These networks have an enormous potential to do good, which we can define in three different ways:
First, there are empirical studies that support the value of what social network theorists call “weak links,” that is, “networks of people from different backgrounds, occasional contacts, and friends of friends.” These weak links, which voluntary organizations encourage, “have the greatest potential to provide long-term material benefits, such as employment opportunities.”
This is closely related to the second positive effect of getting involved again in civic life through social impact groups. This is an insurance policy against the changing world of work, in which “the digital flows of data and information -which practically did not exist 15 years ago- now have a greater impact on GDP than the trade of goods, with their centuries of history”.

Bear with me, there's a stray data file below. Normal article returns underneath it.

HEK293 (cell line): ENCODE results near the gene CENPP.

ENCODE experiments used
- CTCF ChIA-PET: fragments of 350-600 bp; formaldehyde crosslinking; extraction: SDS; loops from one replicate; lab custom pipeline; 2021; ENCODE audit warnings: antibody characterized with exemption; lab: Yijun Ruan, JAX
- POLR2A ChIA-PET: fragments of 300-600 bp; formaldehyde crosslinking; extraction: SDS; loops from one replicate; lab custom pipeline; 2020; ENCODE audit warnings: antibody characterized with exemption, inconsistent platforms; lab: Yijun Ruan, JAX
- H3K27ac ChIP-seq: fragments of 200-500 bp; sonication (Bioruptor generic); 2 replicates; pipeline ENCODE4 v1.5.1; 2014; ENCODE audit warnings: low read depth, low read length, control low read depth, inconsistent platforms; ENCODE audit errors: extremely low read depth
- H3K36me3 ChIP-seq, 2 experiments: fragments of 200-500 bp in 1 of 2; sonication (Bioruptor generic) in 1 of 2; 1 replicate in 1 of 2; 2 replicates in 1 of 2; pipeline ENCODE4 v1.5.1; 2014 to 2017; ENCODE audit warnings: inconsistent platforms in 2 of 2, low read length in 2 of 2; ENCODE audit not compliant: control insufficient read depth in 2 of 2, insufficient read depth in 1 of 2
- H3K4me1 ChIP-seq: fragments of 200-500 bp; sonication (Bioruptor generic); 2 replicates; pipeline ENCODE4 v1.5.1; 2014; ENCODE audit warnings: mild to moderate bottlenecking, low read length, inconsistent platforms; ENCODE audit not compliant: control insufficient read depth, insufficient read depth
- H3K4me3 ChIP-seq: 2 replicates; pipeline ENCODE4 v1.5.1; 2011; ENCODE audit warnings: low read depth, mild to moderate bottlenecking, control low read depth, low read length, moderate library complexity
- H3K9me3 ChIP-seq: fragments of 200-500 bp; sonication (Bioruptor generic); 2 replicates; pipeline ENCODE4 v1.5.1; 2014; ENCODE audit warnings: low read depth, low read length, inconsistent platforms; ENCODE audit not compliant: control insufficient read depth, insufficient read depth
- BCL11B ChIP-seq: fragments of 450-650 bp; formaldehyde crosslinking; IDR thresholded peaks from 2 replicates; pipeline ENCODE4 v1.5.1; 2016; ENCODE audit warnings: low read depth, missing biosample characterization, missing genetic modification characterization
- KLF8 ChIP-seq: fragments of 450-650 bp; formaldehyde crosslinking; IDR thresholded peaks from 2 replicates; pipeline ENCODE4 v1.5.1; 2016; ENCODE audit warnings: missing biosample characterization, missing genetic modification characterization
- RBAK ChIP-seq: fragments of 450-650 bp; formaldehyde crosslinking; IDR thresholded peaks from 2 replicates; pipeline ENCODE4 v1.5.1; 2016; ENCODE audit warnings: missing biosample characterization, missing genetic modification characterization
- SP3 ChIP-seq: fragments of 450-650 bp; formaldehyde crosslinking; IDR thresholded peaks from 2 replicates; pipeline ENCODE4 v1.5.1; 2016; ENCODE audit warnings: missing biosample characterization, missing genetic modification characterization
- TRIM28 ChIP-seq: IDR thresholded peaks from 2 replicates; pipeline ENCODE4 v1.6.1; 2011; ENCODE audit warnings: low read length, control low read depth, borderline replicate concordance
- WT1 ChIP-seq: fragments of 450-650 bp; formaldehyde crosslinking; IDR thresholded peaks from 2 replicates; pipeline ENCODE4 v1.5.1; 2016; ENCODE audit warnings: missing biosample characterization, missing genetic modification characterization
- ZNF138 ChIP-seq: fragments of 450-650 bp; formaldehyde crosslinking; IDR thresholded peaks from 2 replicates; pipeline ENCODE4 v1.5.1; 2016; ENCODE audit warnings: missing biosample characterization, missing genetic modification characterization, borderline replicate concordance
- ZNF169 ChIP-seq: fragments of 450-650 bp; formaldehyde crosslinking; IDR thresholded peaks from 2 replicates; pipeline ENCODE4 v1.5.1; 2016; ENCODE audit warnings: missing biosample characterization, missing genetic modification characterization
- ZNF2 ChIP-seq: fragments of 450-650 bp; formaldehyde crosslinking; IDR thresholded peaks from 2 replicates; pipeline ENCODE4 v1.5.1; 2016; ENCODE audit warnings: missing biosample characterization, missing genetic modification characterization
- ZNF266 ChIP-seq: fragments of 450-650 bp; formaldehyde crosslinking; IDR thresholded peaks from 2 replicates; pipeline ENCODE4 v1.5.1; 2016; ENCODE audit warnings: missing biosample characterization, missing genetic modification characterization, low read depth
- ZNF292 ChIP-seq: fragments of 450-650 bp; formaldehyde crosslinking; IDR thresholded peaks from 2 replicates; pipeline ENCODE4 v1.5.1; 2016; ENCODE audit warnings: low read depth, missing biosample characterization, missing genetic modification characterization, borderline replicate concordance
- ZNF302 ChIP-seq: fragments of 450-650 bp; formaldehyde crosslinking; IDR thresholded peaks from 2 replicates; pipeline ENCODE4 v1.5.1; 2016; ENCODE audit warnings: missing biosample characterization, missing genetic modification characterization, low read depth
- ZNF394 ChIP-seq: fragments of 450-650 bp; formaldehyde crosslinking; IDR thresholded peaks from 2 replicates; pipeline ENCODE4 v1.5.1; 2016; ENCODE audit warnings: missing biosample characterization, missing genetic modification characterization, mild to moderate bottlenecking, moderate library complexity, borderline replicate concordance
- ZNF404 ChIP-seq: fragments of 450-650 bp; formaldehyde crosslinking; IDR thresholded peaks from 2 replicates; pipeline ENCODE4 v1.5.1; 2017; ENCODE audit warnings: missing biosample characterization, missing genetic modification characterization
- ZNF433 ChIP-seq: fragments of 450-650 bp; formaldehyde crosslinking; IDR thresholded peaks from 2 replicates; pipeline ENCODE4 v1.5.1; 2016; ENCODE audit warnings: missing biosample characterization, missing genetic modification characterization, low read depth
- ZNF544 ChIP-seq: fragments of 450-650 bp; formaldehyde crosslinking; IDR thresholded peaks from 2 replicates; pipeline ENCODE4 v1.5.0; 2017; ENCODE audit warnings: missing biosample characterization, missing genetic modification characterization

The third important value of volunteer organizations is their importance as bulwarks against civic apathy and social isolation. The first obvious indicator of the decline in civic life is a low level of political participation. According to a calculation made by the Pew Research Center in 2015, the US UU “They ranked 31st among the 35 countries of the Organization for Economic Cooperation and Development, most of whose members are highly developed democratic states.” The following graph shows how low participation in elections in the US is. UU as a percentage of the estimated age of voting population. This percentage represents a more useful comparative measure than participation as a percentage of registered voters, since the latter represents a smaller share of potential voters in the US. UU also read relations are effecting your dreams